Lot and his daughters
This painting was executed by a painter known only by the moniker ‘Master of the Prodigal Son’, who worked in Antwerp between 1530 – 1560 and seems to have had quite an extensive workshop. He was named after his most famous work, “The return of the prodigal son”, which now hangs in the Kunsthistorisches Museum in Vienna. Although it is not known who the artist was, he is counted among the great masters of Flemish sixteenth-century mannerism, being featured in museums worldwide.
The present work is almost identical to a painting with the same subject and the same size, currently in the Royal Museum of Fine Arts of Antwerp. However, due to the virtuosity of the underdrawing of the present version (which can be seen on infra-red photographs), it is believed that the museum version has to be dated as the later version of the two, making this painting the primary version.
The painting depicts the story of Lot, who fled the city of Sodom after being warned by God of its imminent destruction. While in the wilderness, Lot was sedated with wine and seduced by his daughters. In the background, Sodom can be seen burning. Lot’s wife, who has turned into a salt pillar upon looking back to the city, can also be made out. In the foreground, a small still-life – a tazza with fruit – has been inserted. Together with the small see-through landscape of the burning city, these can be considered as the forerunners of the later independent painterly genres of landscape and still-life painting.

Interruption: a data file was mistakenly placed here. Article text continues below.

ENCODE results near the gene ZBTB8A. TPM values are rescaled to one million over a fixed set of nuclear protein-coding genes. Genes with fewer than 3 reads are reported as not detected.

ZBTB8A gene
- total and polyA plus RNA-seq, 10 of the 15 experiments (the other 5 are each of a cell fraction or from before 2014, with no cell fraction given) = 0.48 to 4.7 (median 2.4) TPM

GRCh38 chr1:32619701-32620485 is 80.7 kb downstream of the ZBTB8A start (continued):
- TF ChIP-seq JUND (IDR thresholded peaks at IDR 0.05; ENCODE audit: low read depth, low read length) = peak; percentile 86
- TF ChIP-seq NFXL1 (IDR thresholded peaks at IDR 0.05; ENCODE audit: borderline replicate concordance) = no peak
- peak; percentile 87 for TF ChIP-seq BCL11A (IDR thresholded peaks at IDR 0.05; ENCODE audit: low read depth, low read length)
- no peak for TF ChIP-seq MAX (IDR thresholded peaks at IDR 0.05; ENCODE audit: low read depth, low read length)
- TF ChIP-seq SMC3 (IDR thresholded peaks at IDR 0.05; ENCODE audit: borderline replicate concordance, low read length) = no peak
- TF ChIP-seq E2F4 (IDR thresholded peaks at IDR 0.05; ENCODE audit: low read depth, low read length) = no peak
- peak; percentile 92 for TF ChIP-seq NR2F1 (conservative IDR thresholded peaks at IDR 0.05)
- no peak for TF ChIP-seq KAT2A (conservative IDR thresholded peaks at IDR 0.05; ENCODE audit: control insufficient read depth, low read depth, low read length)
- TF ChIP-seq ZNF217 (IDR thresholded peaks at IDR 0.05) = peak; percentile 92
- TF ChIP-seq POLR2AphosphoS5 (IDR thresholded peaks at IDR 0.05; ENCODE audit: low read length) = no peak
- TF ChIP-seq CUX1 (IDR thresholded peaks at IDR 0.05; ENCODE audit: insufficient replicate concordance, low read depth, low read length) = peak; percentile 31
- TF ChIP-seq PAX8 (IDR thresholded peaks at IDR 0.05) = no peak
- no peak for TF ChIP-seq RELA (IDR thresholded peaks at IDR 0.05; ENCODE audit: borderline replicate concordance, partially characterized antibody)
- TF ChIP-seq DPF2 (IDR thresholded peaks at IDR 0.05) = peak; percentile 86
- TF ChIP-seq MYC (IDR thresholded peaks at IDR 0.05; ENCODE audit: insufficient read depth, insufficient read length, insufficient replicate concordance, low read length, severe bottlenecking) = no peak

|Artist:||The Master of the Prodigal Son (active in Antwerp ca. 1530 - 1560)|
|Medium:||oil on panel|
|Dimensions:||74 x 104 cm|
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